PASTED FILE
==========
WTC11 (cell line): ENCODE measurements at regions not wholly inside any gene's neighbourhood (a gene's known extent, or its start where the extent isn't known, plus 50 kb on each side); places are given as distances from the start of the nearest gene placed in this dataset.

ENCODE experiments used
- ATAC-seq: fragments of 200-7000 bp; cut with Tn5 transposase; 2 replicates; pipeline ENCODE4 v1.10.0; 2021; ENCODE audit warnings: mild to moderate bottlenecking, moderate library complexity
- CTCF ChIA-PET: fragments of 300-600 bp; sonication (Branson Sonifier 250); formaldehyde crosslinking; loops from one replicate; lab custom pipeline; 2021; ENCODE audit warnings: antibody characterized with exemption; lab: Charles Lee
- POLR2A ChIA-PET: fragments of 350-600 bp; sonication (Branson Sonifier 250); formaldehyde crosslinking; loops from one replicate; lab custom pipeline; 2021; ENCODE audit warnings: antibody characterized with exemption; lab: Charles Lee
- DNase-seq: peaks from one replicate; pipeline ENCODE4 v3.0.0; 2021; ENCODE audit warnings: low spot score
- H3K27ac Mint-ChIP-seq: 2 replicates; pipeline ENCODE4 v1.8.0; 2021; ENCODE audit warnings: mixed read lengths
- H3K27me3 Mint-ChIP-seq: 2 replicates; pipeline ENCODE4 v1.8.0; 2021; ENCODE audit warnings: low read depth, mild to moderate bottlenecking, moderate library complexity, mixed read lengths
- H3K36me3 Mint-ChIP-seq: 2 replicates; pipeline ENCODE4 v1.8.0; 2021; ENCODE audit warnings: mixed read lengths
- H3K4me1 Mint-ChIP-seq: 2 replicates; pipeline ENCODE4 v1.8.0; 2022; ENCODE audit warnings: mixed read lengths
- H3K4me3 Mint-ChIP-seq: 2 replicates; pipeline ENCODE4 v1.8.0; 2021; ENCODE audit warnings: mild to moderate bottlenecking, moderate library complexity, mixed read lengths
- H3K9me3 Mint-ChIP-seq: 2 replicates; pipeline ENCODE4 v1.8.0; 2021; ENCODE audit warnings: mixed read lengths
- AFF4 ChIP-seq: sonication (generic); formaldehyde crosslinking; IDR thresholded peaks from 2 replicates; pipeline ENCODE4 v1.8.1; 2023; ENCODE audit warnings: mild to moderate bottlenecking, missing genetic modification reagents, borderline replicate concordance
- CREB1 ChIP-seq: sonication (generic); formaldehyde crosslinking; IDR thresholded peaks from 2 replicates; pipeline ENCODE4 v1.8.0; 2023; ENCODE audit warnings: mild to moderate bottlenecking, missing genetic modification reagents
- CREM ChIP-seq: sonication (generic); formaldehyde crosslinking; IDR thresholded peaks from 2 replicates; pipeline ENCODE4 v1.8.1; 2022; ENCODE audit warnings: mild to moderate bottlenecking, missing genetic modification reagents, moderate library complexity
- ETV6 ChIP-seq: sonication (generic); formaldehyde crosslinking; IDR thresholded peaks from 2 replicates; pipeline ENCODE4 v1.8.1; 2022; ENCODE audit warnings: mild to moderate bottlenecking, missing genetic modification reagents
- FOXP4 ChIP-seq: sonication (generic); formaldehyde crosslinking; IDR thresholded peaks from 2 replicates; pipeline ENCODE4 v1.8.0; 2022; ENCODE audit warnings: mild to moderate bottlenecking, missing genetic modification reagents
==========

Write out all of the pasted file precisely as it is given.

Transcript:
WTC11 (cell line): ENCODE measurements at regions not wholly inside any gene's neighbourhood (a gene's known extent, or its start where the extent isn't known, plus 50 kb on each side); places are given as distances from the start of the nearest gene placed in this dataset.

ENCODE experiments used
- ATAC-seq: fragments of 200-7000 bp; cut with Tn5 transposase; 2 replicates; pipeline ENCODE4 v1.10.0; 2021; ENCODE audit warnings: mild to moderate bottlenecking, moderate library complexity
- CTCF ChIA-PET: fragments of 300-600 bp; sonication (Branson Sonifier 250); formaldehyde crosslinking; loops from one replicate; lab custom pipeline; 2021; ENCODE audit warnings: antibody characterized with exemption; lab: Charles Lee
- POLR2A ChIA-PET: fragments of 350-600 bp; sonication (Branson Sonifier 250); formaldehyde crosslinking; loops from one replicate; lab custom pipeline; 2021; ENCODE audit warnings: antibody characterized with exemption; lab: Charles Lee
- DNase-seq: peaks from one replicate; pipeline ENCODE4 v3.0.0; 2021; ENCODE audit warnings: low spot score
- H3K27ac Mint-ChIP-seq: 2 replicates; pipeline ENCODE4 v1.8.0; 2021; ENCODE audit warnings: mixed read lengths
- H3K27me3 Mint-ChIP-seq: 2 replicates; pipeline ENCODE4 v1.8.0; 2021; ENCODE audit warnings: low read depth, mild to moderate bottlenecking, moderate library complexity, mixed read lengths
- H3K36me3 Mint-ChIP-seq: 2 replicates; pipeline ENCODE4 v1.8.0; 2021; ENCODE audit warnings: mixed read lengths
- H3K4me1 Mint-ChIP-seq: 2 replicates; pipeline ENCODE4 v1.8.0; 2022; ENCODE audit warnings: mixed read lengths
- H3K4me3 Mint-ChIP-seq: 2 replicates; pipeline ENCODE4 v1.8.0; 2021; ENCODE audit warnings: mild to moderate bottlenecking, moderate library complexity, mixed read lengths
- H3K9me3 Mint-ChIP-seq: 2 replicates; pipeline ENCODE4 v1.8.0; 2021; ENCODE audit warnings: mixed read lengths
- AFF4 ChIP-seq: sonication (generic); formaldehyde crosslinking; IDR thresholded peaks from 2 replicates; pipeline ENCODE4 v1.8.1; 2023; ENCODE audit warnings: mild to moderate bottlenecking, missing genetic modification reagents, borderline replicate concordance
- CREB1 ChIP-seq: sonication (generic); formaldehyde crosslinking; IDR thresholded peaks from 2 replicates; pipeline ENCODE4 v1.8.0; 2023; ENCODE audit warnings: mild to moderate bottlenecking, missing genetic modification reagents
- CREM ChIP-seq: sonication (generic); formaldehyde crosslinking; IDR thresholded peaks from 2 replicates; pipeline ENCODE4 v1.8.1; 2022; ENCODE audit warnings: mild to moderate bottlenecking, missing genetic modification reagents, moderate library complexity
- ETV6 ChIP-seq: sonication (generic); formaldehyde crosslinking; IDR thresholded peaks from 2 replicates; pipeline ENCODE4 v1.8.1; 2022; ENCODE audit warnings: mild to moderate bottlenecking, missing genetic modification reagents
- FOXP4 ChIP-seq: sonication (generic); formaldehyde crosslinking; IDR thresholded peaks from 2 replicates; pipeline ENCODE4 v1.8.0; 2022; ENCODE audit warnings: mild to moderate bottlenecking, missing genetic modification reagents